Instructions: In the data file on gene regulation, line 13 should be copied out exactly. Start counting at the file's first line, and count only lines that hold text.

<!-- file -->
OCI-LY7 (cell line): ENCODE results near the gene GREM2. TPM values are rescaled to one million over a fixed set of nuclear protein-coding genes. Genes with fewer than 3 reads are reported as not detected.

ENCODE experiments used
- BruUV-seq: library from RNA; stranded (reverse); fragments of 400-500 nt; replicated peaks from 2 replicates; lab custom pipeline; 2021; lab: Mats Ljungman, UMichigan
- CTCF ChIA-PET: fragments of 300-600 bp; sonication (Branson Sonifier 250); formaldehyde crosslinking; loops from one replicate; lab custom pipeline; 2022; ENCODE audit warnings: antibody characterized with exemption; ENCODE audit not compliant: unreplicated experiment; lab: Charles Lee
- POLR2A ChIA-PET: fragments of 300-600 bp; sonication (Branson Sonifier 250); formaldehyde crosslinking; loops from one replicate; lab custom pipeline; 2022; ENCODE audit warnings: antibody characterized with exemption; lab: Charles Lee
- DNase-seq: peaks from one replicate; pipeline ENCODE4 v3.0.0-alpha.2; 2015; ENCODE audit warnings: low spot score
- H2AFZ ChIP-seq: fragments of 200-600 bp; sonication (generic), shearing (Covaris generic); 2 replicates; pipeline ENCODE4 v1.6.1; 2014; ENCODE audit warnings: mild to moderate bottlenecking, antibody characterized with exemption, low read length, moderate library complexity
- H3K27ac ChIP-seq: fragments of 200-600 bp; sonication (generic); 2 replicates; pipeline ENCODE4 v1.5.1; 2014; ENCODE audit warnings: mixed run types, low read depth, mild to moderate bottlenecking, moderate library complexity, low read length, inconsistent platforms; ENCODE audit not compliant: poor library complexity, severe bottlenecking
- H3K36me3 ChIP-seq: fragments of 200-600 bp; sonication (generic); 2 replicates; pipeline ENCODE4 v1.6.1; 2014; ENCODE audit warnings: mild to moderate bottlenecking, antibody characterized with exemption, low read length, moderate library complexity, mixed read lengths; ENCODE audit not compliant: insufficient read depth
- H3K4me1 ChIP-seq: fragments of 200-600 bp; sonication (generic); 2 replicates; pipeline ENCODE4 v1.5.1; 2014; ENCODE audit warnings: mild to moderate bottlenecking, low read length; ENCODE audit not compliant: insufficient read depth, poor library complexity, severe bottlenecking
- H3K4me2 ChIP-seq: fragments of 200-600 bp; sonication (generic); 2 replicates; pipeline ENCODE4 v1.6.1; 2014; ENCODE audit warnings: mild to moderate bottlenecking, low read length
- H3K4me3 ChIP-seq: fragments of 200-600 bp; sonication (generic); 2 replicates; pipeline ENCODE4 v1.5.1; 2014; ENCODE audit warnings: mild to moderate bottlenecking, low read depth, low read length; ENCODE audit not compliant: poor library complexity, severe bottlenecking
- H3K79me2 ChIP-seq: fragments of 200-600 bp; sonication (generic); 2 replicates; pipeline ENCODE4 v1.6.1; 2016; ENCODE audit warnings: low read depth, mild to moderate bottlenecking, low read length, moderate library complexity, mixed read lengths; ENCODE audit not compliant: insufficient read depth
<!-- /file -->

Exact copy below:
- H3K79me2 ChIP-seq: fragments of 200-600 bp; sonication (generic); 2 replicates; pipeline ENCODE4 v1.6.1; 2016; ENCODE audit warnings: low read depth, mild to moderate bottlenecking, low read length, moderate library complexity, mixed read lengths; ENCODE audit not compliant: insufficient read depth